The idea behind this experiment began to take shape after I read this article on Oolong Owl’s excellent blog about Tisano chocolate tea.
This reminded me of having read about chocolate flavoured Pu-erh previously, and before I could stop myself I was in our local supermarket and throwing a 50 gram packet of cacao nibs into my shopping basket.
It has to be said that I wouldn’t dream of doing this with any of my better shous. This idea was conceived as a way of taking one of those very ordinary, run of the mill shous I have in and transforming it into something quite different.
The nibs I am using here are from Kung Markatta, and are made from small pieces of raw cocoa beans – further information can be found here (link in Swedish).
I did a short test before going further with the experiment. I placed 5 grams of nibs into a tea filter bag, and steeped them in an old 500 ml pot using boiling water for 2 minutes. I hoped to achieve 2 things with this first test – i) I wanted to see if the nibs stood up to the steeping without melting down into a stringy, rubbery, gooey, oily, teaware wrecking mess, and ii) to get a first impression as to how flavour extraction from the nibs worked.
The nibs remained intact after the infusion time was up, crunchy even, which suggested they would cope well with longer steeping times if needed.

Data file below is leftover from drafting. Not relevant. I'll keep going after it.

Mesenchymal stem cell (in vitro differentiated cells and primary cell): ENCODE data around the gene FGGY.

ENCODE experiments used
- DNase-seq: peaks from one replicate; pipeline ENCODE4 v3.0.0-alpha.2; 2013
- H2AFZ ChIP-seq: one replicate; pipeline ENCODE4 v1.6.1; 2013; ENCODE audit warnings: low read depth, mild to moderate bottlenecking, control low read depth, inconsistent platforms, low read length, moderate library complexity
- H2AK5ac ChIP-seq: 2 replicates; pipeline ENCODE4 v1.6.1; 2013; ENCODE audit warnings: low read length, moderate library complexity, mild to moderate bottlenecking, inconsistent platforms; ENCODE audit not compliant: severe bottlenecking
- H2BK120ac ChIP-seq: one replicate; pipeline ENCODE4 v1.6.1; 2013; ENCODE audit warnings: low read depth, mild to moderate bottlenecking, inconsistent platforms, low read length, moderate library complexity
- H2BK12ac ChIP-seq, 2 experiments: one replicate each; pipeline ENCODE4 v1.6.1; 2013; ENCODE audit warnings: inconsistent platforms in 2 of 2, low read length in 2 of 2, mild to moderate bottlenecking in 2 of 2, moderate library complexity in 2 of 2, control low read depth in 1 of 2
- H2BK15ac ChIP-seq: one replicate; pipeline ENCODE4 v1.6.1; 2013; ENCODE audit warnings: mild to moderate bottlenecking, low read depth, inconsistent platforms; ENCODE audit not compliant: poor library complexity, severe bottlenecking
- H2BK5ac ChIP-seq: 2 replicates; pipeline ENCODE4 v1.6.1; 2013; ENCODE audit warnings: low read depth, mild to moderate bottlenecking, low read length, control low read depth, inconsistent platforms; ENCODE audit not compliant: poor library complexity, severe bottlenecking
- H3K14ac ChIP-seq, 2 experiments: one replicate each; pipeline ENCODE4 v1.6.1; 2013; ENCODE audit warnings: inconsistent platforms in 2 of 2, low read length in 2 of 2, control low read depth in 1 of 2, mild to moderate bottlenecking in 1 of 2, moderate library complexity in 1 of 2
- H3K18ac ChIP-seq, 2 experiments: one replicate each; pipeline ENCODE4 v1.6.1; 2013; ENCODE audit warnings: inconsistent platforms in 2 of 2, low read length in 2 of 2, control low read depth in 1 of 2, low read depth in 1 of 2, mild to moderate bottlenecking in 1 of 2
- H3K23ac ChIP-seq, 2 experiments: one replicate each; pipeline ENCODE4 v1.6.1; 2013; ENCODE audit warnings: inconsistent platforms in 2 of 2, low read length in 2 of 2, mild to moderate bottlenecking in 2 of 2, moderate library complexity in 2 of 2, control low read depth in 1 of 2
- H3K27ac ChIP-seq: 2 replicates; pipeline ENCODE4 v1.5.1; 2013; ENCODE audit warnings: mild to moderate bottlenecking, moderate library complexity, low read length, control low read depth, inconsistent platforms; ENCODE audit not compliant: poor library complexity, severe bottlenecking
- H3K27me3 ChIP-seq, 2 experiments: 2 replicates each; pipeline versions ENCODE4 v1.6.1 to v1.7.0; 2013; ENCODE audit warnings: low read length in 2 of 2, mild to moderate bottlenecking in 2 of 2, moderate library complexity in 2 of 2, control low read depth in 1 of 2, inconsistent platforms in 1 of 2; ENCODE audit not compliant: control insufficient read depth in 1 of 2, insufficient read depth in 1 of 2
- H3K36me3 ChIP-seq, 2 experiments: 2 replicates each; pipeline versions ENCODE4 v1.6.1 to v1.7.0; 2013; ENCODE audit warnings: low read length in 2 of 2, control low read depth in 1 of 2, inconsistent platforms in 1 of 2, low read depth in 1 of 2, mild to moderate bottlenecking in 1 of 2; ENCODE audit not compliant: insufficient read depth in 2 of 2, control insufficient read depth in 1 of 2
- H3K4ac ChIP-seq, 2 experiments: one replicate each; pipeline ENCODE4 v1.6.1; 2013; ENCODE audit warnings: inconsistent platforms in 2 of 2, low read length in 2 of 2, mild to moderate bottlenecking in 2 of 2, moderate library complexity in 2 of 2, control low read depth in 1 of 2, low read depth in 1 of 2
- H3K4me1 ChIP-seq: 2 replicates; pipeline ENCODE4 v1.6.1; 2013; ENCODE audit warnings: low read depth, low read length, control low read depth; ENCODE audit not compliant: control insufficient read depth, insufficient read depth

The taste, aroma, and body of the resulting liquor hinted that I would need more nibs in the pot, as well as a longer steeping time.
So, for the first test proper I went with 5 grams of shou Pu-erh, and 10 grams of cacao nibs.
Water was at 100°C, and I steeped the leaf/nibs blend in my Ikea “Upphetta” 400 ml French press for 4 minutes, before decanting the liquor off into a second, pre-warmed pot.
I have to say that for my personal taste this first trial was pretty much on the money. The liquor retained the earthy warmth of the shou, but that was nicely balanced with the chocolate flavour, which managed to be quite prominent, but also very subtle.
If you’re not a fan of high cacao content dark chocolate rest assured – very little bitterness made it into the cup. What non-sweetness (for want of a better word) there was was more like black coffee in nature. The taste was about as far removed from the dairy and sugar loaded version of chocolate as it’s possible to get. The best way I can describe it is like being in a bakery just as a huge batch of chocolate eclairs come out of the oven, if that makes sense.
Curiously, the tea was a good bit lighter in colour than the same shou is when brewed plain, but as you might expect the body was given a significant shot in the arm, becoming really buttery and luscious.
A second steeping at 5 minutes duration was also good, but a third at 6 minutes proved to be not so nice.
So, all in all a successful experiment, I reckon.
If this appeals to your sense of adventure, use these parameters as a starting point, see what you think, then tweak the amounts and timings accordingly. It’s definitely worth a try!